IMG_4410I’ve installed the new AIS and VHF splitter (which required running a second GPS receiver, a new NMEA cord to the helm chartplotter – I had to wait on it to come from the USA – and the physical installation of the units in a tiny little space) and I found how much a mess the nervous system of this boat is after 20 years of build-up. (And whoever did it was insane.) I dismantled one toilet entirely to unblock a blockage and partially disassembled the other to install a proper anti-siphon… which proved to me that I have my Dad’s iron stomach. New LED navigation lights are also installed… the old ones stood full of water half the time. However, now the green side has a decidedly blue hue, but they are super bright. Also, we installed all new LED interior lights and red night lights after two fixtures decided to go out completely. Lynn has been up the mast twice: once to retrieve the lazyjack halyard that broke during the Celtic Sea storm… and then again a few days later because I dropped it and it ran 20ft up the mast. And speaking of lazyjacks, we got everything restitched and I rebuilt the track on the side of the boom (that had also been ripped off in the Celtic Sea). The whole cockpit enclosure and dodger has been removed, treated, restitched, and reinstalled… we had a dodger window blow out during a storm. We have two new halyards and a clean bill of health for the rigging after a survey.

What do we have left? Our generator is still not running right. Some of Ireland’s best and brightest mechanics have been working on it and there’s still something amiss. It’ll come around…

Also, we’re going to have the boat lifted out briefly for a bottom spray before our trip south. It is amazing how much crap grows on the bottom of a boat in 6 months… even with good anti-fouling!

Finally, we’ve been out for a little sail up the coast from Kilmore Quay to Arklow. And we’ll be in Greystones before too long to be close to Dublin for final provisioning and picking up our new companions for the Big Trip south.

Expect the updates to come more frequently as we begin our adventure. I hope you’ll stay tuned…

Proteus, the name…

By: Noah D.

The minute we had settled on the Proteus name, I got the vinyls made. They’ve been sitting in a box for almost the past month, but got the old name off and put the new name on.

2014_10.17-3959Of course, they are a little larger than USCG spec, just to make sure. And we also settled on putting “Guntersville, AL” on the transom as our home port. A little home-town pride, perhaps? Definitely a conversation starter in a British marina.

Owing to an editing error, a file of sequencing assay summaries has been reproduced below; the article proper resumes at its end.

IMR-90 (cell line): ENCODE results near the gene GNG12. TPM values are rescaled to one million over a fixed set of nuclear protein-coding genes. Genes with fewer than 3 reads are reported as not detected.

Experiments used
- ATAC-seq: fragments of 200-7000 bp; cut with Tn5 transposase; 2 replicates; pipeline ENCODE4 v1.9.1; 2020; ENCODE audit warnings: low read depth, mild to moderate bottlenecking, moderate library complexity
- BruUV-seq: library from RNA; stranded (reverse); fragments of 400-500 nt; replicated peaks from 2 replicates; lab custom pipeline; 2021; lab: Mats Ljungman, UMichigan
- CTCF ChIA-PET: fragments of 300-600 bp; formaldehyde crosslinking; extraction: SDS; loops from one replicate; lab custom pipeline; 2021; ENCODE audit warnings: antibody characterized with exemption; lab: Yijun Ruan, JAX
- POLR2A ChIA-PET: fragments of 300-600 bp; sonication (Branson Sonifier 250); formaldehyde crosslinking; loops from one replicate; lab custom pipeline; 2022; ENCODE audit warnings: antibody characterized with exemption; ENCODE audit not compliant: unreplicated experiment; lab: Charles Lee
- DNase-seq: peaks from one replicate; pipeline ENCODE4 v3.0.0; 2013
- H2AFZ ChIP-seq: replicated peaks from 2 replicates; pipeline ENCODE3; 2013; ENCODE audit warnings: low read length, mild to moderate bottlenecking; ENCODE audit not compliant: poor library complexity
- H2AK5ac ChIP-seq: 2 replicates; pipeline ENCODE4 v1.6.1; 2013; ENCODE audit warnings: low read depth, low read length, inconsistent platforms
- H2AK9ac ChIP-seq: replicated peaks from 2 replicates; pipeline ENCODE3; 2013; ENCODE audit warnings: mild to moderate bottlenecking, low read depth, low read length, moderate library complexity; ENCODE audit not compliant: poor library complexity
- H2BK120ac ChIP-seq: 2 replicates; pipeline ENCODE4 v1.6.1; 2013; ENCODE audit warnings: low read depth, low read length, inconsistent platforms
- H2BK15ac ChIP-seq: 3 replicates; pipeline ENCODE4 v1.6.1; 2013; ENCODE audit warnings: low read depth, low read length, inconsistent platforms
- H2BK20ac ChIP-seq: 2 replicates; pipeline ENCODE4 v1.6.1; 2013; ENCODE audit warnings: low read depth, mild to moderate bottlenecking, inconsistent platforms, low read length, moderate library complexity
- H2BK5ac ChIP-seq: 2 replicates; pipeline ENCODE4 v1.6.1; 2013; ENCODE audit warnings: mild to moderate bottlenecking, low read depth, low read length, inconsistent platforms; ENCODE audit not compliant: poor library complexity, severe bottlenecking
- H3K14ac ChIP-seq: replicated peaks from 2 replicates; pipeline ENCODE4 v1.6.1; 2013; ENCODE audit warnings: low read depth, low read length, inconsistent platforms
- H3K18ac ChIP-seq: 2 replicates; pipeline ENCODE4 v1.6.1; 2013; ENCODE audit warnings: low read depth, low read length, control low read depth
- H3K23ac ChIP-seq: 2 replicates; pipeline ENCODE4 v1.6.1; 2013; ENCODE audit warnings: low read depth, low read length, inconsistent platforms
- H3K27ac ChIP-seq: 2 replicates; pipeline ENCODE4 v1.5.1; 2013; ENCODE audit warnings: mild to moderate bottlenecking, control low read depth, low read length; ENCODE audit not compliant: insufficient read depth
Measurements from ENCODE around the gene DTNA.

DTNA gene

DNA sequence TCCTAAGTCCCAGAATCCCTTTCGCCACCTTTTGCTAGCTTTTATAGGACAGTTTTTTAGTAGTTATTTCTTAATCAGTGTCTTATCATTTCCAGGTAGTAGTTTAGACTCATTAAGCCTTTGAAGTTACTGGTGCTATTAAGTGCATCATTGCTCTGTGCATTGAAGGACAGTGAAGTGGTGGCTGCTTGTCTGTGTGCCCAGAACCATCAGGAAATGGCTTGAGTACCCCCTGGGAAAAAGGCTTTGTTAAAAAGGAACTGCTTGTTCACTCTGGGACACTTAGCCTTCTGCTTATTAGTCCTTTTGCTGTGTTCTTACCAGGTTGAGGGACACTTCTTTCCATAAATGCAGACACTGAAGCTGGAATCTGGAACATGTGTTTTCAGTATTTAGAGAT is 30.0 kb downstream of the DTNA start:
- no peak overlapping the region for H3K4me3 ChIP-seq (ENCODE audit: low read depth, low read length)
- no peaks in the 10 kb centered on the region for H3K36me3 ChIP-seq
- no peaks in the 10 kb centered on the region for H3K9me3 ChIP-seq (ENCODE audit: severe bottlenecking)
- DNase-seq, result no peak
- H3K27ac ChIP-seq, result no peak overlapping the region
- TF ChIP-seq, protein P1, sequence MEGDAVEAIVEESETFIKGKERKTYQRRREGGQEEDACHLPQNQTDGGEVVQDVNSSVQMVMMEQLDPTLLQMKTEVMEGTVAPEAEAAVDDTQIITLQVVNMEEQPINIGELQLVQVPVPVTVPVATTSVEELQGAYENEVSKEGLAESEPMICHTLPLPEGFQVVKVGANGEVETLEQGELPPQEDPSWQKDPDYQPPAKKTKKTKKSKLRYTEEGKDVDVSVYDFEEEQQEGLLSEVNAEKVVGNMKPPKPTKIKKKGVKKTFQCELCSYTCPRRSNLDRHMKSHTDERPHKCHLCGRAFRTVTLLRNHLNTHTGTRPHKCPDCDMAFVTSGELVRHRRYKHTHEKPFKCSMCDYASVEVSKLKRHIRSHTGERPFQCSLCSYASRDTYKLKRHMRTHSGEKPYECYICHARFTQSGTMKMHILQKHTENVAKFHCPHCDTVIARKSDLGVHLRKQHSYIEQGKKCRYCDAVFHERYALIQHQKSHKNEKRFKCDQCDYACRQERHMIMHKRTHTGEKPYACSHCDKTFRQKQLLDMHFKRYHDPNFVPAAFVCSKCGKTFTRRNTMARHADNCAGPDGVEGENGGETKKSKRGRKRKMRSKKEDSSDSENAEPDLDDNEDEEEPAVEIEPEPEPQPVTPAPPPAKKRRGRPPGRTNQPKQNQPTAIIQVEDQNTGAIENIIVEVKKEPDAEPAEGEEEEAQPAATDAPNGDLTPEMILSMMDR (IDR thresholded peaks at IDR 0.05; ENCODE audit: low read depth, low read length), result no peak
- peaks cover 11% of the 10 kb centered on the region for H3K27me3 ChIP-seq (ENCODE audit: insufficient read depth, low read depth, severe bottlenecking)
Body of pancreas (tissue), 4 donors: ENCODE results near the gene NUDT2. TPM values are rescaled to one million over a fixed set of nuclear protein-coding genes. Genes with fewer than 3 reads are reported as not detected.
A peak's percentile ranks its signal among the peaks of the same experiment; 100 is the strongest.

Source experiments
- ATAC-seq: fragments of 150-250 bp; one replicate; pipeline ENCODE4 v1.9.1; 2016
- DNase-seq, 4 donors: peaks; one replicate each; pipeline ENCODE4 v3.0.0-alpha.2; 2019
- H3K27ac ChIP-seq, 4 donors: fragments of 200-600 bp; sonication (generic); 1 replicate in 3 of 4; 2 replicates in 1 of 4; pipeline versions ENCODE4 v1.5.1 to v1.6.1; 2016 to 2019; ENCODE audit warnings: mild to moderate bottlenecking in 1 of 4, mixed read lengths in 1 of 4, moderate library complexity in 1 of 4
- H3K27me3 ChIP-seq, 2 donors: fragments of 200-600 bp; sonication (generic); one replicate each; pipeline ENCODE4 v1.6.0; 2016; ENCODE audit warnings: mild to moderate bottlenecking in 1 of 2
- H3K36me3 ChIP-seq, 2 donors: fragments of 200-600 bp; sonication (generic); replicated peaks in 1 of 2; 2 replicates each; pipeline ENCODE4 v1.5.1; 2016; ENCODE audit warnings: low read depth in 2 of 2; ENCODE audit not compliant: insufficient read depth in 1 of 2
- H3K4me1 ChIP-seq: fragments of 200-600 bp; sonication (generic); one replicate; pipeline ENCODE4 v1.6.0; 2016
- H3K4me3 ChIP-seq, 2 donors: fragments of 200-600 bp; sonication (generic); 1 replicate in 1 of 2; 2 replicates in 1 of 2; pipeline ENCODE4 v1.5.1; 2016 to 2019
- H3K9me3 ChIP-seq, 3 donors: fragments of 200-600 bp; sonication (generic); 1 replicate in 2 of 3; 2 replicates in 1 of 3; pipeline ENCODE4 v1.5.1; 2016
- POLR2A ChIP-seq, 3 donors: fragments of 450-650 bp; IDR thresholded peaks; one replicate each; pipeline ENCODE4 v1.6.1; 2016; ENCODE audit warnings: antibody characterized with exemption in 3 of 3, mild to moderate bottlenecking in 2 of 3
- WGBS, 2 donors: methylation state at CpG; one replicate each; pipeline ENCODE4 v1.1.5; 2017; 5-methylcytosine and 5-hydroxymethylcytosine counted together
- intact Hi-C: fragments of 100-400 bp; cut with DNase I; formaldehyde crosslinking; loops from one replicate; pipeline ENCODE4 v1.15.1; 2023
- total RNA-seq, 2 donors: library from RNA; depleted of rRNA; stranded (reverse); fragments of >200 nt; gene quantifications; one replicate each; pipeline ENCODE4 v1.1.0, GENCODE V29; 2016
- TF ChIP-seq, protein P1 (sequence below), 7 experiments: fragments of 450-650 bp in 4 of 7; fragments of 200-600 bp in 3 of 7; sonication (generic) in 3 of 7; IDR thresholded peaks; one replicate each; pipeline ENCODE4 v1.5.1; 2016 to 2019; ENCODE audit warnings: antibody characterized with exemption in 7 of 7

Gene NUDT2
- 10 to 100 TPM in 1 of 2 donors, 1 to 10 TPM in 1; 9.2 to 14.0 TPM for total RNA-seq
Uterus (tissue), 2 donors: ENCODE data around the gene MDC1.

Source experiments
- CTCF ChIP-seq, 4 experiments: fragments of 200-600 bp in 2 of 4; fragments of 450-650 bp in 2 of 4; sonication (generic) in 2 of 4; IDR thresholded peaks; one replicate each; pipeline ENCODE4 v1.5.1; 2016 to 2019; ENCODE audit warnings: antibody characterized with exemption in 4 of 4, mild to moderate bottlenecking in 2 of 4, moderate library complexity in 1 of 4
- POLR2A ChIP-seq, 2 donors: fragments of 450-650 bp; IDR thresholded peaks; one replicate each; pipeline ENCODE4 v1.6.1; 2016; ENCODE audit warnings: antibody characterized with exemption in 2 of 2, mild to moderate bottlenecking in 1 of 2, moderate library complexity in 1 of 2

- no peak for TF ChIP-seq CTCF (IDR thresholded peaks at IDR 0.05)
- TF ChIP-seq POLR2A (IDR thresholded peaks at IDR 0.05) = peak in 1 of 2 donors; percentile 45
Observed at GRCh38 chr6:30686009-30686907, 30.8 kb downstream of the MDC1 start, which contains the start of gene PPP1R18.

The vinyls are just perfect – though simple – and spectacularly done. I shopped around a few different companies and opted to go with the uniquely named Funky Monkey Boat Graphics company. They’re a UK company and apparently have a great quality for a fair price.

I did my own design, though, and, if you blow up the photo, you can see there is a little drop shadow on there. Not exactly complicated, but the drop shadow uses a global light originating from 45 degrees forward of the bow: the drop shadow “drops” towards the aft of the boat on both sides… and on the rear, the drop shadow is directly underneath.

Simple, really. And probably nobody is going to ever notice it. Not all of design is making pretty logos: sometimes it is just thinking through its destined location.

In other news, we’re still on the hard and have been delayed a few days for technical difficulties with the marina hoist. When it comes to lifting our home, I’m not complaining that they take a little more time to get it repaired properly.

Stay tuned…
-Noah D.

GEAR: The MSR Hubba Hubba… one year later.


By Noah

Twenty-four hours after this pair of photographs were taken, I experienced the most difficult night of my life. And, though that might sound like an inflated statement, here’s a little of the circumstances surrounding this photograph:

My friend, Philip, and I–both photojournalists–were working on a project with the shepherds in the southeastern Caucasus. This particular evening in Georgia, we were in the lowlands awaiting our hosts: shepherds of the arid Samoukhi region in the far southeast tip of Georgia. This beautiful location (exactly here) is final staging ground for shepherds who will make the hard push up and over the Abano Pass into the summer grazing grounds.

This particular night of relative comfort–due to the tent–was followed by hiking approximately 20 miles from 1500ft to 9500ft the next day… at which point we were in conditions too bad and too urgent for the tent, so we “slept” in every piece of clothing we owned (including our coats)… inside a sleeping bag… under our rain cloaks… surrounded by all our gear… rolled in a blue tarpaulin.